CHEAP SEATS: Calorie signs following path laid out with cigarettes
There is no doubt that new legislation requiring certain restaurants to list calorie counts on their menus is a good idea made with the best of intentions.
Except we all know where the road paved with good intentions leads.
The calorie count legislation is designed to make diners think twice about their menu choices, the Hastings Prince Edward Public Health board was told Wednesday.
Much like warnings on cigarette packages were designed to make smokers think twice about smoking.
And when those warnings didn’t work, we made them bigger. Then we made it illegal to smoke in places where second hand smoke could harm others. Then we made it illegal to smoke in places where second hand smoke was an inconvenience.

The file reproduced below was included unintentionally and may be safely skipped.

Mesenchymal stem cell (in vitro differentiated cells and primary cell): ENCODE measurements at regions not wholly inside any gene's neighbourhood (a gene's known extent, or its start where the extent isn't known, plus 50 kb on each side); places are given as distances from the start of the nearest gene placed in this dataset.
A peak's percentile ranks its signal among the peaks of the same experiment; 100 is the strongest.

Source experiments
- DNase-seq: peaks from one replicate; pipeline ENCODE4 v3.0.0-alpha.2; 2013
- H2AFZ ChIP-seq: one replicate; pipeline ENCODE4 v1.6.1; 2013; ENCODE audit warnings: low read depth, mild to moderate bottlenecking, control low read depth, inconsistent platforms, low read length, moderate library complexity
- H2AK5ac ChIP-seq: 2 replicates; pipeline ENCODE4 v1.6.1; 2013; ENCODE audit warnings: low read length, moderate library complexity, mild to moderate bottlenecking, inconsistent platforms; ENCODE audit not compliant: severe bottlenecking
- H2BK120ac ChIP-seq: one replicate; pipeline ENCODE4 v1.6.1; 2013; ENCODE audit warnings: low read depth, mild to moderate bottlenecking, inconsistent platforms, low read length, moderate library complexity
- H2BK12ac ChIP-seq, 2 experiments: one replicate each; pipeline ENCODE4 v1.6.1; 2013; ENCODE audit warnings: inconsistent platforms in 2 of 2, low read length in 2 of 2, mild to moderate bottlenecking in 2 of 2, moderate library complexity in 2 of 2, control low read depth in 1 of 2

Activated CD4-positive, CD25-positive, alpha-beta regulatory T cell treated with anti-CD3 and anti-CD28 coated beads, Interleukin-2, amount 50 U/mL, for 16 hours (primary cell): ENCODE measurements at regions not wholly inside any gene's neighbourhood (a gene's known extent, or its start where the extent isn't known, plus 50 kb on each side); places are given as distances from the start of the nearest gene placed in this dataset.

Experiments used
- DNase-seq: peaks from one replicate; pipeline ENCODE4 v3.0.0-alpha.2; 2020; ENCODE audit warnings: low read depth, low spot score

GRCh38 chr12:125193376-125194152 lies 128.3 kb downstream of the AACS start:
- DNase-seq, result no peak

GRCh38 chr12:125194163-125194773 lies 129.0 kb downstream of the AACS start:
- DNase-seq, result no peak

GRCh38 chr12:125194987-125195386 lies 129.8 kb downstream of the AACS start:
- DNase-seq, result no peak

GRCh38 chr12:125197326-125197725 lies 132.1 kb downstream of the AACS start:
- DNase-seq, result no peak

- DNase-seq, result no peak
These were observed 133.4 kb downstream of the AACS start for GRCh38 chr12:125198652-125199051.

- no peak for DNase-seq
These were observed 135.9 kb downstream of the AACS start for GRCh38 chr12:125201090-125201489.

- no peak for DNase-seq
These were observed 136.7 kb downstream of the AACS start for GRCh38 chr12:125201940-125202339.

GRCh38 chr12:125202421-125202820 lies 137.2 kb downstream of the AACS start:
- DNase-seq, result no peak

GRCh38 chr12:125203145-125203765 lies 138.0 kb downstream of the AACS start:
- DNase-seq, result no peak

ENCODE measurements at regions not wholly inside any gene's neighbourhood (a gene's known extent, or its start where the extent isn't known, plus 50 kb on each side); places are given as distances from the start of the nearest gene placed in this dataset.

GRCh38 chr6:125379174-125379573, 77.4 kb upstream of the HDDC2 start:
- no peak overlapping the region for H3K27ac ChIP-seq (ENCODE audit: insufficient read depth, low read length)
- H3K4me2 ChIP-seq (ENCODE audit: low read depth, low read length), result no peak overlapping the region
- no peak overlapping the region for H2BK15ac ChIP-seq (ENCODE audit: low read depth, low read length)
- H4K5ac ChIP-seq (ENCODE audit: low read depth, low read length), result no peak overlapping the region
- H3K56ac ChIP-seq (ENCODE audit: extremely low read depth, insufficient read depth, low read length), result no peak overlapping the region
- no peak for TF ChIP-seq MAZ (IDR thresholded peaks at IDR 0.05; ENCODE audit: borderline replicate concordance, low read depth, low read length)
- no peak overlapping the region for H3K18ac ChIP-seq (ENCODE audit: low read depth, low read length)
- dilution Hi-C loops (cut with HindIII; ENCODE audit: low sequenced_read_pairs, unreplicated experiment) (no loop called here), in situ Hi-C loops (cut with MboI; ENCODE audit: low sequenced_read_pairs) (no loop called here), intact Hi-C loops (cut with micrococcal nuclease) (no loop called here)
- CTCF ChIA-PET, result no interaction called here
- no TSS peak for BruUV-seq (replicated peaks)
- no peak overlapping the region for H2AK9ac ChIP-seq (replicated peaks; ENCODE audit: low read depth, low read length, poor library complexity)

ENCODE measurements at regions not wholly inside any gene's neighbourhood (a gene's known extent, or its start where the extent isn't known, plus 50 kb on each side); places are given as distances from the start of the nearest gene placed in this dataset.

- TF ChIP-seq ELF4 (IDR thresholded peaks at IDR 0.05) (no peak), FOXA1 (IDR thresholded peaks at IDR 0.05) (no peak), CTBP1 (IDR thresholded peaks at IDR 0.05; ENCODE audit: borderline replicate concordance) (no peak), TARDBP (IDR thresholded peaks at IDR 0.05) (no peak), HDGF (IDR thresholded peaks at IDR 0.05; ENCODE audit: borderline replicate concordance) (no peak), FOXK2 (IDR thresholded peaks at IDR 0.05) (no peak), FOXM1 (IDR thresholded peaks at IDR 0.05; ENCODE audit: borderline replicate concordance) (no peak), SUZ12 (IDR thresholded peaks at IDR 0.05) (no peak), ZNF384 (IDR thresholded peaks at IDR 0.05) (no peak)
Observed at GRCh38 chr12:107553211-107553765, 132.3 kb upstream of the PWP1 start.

We did it all in the interest of public health. And right now the biggest public health issue facing Canadians is obesity.
Now it is easy to point out the myriad of differences between obese people and smokers and to speculate about how ridiculous the idea is that overweight people might somehow be prevented from certain activities or places, in the interest of public health.
Just like, 30 years ago, we speculated how ridiculous it was to think someone would be barred from smoking in a restaurant, or a park, or a playing field or patio.
It appears that road of good intentions is a slippery one, indeed.
I’m Bill Glisky and that’s the way I see things From the Cheap Seats
From the Cheap Seats can be heard Monday to Friday at 7 a.m., 9 a.m. and noon on 95.5 Hits FM and Cool 100.1
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